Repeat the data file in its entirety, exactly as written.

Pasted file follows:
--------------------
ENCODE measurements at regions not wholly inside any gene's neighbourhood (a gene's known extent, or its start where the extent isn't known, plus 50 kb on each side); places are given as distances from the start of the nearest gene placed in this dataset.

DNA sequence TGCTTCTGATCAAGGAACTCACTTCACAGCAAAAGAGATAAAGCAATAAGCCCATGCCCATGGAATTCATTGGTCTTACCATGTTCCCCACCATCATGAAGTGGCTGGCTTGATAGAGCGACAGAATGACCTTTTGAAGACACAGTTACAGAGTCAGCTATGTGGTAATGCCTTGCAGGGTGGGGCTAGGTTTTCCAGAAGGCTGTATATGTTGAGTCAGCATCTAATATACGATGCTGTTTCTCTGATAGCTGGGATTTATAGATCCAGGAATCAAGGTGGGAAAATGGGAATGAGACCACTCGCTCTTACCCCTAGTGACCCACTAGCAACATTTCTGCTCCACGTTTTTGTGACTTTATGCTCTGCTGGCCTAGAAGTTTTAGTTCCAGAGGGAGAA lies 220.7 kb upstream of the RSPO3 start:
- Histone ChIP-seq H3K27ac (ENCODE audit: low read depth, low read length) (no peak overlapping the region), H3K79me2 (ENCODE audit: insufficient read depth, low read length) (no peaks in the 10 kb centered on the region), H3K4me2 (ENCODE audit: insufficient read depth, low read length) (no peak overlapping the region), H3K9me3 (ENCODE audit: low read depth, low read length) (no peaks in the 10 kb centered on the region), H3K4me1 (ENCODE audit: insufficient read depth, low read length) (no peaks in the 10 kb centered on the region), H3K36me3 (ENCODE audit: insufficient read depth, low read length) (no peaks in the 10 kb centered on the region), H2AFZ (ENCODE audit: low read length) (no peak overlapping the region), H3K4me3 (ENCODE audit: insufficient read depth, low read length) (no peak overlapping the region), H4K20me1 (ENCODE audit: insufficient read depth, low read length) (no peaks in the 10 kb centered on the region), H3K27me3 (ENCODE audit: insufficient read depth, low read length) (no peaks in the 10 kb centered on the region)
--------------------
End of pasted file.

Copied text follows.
ENCODE measurements at regions not wholly inside any gene's neighbourhood (a gene's known extent, or its start where the extent isn't known, plus 50 kb on each side); places are given as distances from the start of the nearest gene placed in this dataset.

DNA sequence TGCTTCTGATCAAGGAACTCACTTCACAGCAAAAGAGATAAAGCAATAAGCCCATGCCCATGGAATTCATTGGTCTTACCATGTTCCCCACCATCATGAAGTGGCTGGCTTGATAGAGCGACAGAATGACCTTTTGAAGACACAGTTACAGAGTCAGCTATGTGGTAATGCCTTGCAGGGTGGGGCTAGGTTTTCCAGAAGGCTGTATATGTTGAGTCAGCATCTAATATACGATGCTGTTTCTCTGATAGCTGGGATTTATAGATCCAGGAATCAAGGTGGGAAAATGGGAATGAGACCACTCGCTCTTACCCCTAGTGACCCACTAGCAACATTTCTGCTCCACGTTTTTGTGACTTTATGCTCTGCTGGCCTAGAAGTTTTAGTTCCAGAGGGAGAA lies 220.7 kb upstream of the RSPO3 start:
- Histone ChIP-seq H3K27ac (ENCODE audit: low read depth, low read length) (no peak overlapping the region), H3K79me2 (ENCODE audit: insufficient read depth, low read length) (no peaks in the 10 kb centered on the region), H3K4me2 (ENCODE audit: insufficient read depth, low read length) (no peak overlapping the region), H3K9me3 (ENCODE audit: low read depth, low read length) (no peaks in the 10 kb centered on the region), H3K4me1 (ENCODE audit: insufficient read depth, low read length) (no peaks in the 10 kb centered on the region), H3K36me3 (ENCODE audit: insufficient read depth, low read length) (no peaks in the 10 kb centered on the region), H2AFZ (ENCODE audit: low read length) (no peak overlapping the region), H3K4me3 (ENCODE audit: insufficient read depth, low read length) (no peak overlapping the region), H4K20me1 (ENCODE audit: insufficient read depth, low read length) (no peaks in the 10 kb centered on the region), H3K27me3 (ENCODE audit: insufficient read depth, low read length) (no peaks in the 10 kb centered on the region)